To prepare for this revolution, Saudi Arabia has invested heavily in improving its internet speed, growing from 105th in the world three years ago to the top ten today.

One of the major fears around the 4IR is the impact of new technologies on employment. WEF predicts some 73 million jobs will be displaced by 2022. Action now could help populations adapt to whole new industries, said Al-Nasser.

“It’s expected that 130 million new jobs will be created, if there is the right conducive environment for education and training,” he said.

To this end, the Saudi government invested SR1 billion (roughly $266 million) in universities last year alone to help transform education. STC has become one of only a few companies in the Kingdom that has started hiring based on skills and not just education.

“We’ve seen talents in cybersecurity that have never gone to university and they are excellent,” Al-Nasser said. “We are making sure to pave the way for this — you cannot create opportunity unless you have a conducive environment for learning.”

Thanks to the Kingdom’s investment in its young population, Al-Nasser believes Saudi Arabia will lead the way in the development of AI.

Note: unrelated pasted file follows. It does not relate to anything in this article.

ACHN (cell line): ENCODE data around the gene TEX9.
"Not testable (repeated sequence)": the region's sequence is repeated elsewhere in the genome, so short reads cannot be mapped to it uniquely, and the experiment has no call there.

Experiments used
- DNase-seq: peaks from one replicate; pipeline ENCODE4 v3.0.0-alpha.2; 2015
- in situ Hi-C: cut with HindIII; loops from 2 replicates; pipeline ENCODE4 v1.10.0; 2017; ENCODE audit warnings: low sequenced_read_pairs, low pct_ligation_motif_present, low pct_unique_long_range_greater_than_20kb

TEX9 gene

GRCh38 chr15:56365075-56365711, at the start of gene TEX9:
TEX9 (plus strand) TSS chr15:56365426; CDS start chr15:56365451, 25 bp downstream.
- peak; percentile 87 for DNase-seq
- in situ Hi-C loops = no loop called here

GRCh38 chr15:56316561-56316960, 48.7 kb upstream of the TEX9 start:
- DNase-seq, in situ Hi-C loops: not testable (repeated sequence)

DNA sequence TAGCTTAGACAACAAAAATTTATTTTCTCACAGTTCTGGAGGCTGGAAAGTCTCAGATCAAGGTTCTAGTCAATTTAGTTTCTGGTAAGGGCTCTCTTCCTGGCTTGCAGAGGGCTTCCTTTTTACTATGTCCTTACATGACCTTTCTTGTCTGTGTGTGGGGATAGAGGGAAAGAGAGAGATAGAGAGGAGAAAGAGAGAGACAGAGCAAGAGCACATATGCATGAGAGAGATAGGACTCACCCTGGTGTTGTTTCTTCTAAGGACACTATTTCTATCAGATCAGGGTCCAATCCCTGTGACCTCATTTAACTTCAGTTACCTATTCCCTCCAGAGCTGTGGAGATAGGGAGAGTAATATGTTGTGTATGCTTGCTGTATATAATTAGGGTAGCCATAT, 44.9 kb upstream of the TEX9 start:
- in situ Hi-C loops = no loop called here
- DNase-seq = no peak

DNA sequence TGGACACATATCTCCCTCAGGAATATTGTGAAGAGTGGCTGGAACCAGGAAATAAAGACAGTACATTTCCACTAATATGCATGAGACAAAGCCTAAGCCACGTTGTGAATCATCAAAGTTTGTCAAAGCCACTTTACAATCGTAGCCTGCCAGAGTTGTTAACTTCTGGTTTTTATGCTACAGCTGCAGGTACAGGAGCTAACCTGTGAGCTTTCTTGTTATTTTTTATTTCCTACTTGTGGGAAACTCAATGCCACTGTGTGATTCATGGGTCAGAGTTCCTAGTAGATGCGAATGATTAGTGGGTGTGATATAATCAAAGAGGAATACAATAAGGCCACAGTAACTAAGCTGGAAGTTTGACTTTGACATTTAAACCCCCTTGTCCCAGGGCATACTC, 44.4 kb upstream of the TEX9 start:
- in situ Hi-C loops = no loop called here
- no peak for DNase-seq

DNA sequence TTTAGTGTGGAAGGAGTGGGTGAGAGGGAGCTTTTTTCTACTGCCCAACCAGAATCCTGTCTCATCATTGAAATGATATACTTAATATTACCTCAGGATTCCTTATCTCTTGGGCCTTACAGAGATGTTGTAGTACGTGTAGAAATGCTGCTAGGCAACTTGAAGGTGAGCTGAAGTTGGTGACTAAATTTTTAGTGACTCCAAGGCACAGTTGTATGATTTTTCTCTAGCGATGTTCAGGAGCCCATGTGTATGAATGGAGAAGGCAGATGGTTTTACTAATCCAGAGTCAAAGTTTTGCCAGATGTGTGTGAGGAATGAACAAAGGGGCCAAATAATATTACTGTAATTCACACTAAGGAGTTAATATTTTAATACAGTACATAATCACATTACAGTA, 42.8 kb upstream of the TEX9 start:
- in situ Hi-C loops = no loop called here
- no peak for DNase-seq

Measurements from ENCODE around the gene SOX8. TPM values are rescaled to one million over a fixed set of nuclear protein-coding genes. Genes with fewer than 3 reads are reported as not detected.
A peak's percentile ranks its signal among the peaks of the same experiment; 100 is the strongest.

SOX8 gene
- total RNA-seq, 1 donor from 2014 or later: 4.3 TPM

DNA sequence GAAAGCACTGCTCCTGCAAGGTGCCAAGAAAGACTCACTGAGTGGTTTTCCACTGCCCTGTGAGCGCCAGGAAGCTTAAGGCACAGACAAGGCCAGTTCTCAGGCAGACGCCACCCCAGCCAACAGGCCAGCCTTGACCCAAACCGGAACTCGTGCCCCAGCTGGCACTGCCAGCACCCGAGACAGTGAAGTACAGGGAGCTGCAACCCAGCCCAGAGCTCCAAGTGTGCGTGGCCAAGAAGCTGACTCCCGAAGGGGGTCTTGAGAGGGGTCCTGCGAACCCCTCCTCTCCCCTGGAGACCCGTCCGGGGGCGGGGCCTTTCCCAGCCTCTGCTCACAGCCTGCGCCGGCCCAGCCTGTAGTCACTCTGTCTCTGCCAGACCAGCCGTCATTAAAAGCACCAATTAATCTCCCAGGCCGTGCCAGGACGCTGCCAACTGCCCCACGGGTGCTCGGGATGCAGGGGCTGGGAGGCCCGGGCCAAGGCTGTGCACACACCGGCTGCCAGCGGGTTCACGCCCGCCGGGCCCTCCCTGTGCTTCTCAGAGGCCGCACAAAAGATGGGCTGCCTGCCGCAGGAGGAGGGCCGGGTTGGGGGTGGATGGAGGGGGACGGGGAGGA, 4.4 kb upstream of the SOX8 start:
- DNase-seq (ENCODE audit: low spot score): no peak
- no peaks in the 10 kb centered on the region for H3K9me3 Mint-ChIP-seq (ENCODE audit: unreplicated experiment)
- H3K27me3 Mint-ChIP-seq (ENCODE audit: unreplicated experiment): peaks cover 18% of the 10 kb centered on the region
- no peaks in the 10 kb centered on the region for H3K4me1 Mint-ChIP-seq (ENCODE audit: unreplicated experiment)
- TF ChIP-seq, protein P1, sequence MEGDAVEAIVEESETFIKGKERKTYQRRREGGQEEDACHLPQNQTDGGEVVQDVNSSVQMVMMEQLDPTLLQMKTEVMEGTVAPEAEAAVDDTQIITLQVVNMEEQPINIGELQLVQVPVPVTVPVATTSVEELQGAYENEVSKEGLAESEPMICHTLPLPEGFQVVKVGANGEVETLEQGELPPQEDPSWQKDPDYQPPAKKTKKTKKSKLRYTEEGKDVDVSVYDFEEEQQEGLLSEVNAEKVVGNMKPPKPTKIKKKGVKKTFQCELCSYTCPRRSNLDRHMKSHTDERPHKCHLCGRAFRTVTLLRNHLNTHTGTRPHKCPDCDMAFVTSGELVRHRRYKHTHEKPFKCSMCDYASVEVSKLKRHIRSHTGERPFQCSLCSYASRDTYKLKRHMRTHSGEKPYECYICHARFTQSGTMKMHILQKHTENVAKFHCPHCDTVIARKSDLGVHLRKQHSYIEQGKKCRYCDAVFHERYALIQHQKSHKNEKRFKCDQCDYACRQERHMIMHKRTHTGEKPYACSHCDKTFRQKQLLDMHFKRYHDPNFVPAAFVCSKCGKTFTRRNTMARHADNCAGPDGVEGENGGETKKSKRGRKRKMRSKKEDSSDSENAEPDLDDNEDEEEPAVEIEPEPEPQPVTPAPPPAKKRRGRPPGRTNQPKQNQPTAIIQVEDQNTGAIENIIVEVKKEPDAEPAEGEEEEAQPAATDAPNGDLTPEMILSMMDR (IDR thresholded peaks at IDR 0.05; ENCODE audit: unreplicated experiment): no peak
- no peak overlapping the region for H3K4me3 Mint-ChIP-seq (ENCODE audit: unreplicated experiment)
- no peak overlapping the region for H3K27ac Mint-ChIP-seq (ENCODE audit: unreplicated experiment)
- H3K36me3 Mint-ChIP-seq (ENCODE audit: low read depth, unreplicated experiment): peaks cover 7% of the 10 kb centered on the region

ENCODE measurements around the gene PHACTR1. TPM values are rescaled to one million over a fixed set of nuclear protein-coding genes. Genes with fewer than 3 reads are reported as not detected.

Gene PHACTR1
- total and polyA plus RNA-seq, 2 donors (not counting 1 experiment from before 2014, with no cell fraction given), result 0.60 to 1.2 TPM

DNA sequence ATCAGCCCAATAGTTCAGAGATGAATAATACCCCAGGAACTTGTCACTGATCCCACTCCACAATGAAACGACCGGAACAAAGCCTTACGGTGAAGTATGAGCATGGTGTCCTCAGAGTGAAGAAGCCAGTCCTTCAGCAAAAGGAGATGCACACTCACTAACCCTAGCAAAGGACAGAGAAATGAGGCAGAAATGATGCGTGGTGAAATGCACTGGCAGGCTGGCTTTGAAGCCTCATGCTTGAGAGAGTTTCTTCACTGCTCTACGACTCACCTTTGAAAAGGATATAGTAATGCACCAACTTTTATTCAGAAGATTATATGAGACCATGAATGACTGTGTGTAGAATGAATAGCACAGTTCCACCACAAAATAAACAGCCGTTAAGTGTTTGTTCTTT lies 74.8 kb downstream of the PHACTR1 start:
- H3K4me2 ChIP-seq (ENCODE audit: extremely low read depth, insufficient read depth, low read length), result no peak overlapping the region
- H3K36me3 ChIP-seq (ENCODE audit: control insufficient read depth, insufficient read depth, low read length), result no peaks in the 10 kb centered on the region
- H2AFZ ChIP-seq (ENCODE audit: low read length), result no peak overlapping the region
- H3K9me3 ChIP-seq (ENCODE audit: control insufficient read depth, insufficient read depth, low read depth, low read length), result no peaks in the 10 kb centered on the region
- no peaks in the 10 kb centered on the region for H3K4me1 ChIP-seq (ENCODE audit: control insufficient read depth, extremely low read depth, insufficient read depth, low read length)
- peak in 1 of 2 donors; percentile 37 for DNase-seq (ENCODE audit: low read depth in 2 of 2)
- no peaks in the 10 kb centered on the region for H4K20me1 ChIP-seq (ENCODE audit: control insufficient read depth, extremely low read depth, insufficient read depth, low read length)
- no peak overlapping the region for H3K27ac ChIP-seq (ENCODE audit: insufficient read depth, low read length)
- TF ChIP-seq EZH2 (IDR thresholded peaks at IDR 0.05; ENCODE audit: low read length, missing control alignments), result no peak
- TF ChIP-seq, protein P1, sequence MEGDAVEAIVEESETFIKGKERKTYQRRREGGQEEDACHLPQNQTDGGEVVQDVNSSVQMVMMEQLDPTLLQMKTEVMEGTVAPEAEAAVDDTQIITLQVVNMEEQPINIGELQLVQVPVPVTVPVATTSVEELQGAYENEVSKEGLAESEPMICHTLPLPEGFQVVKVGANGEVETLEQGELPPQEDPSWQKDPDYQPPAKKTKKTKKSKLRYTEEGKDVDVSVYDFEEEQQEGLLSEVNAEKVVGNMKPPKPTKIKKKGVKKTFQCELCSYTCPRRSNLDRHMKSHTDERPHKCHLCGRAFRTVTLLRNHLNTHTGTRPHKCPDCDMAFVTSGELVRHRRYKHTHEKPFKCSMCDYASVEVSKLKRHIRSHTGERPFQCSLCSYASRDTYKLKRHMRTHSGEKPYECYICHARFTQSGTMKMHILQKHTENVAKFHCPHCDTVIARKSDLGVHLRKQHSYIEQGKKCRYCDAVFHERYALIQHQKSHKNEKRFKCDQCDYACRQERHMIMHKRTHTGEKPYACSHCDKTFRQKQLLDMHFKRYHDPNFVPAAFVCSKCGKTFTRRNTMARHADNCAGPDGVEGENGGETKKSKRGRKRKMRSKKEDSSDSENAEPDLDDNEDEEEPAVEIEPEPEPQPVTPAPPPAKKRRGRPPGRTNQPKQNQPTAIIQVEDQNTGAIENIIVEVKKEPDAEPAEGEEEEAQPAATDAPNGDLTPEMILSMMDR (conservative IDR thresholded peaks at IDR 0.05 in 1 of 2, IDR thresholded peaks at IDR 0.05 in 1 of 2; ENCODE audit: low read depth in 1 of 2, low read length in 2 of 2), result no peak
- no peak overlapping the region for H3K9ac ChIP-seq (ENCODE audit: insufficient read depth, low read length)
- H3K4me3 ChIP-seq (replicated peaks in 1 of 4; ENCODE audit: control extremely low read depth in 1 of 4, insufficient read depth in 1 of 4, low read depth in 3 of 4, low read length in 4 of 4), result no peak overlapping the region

Dr. Esam Alwagait, director of Saudi Arabia’s National Information Center, said 66 of the Kingdom’s Vision 2030 goals are directly linked to AI. But challenges persist, he says, as a regulatory system is yet to mature.

“You need to have a very agile regulatory system where it can adapt to avoid holding innovators and entrepreneurs back. But, at the same time, you don’t want to open up when you have issues like the trustworthy or the ethical AI,” he said.

Healthcare — a particularly delicate area in the realms of data privacy — is at the forefront of everybody’s mind right now, as COVID-19 challenges governments to find fast and reliable test and trace technologies to protect their populations.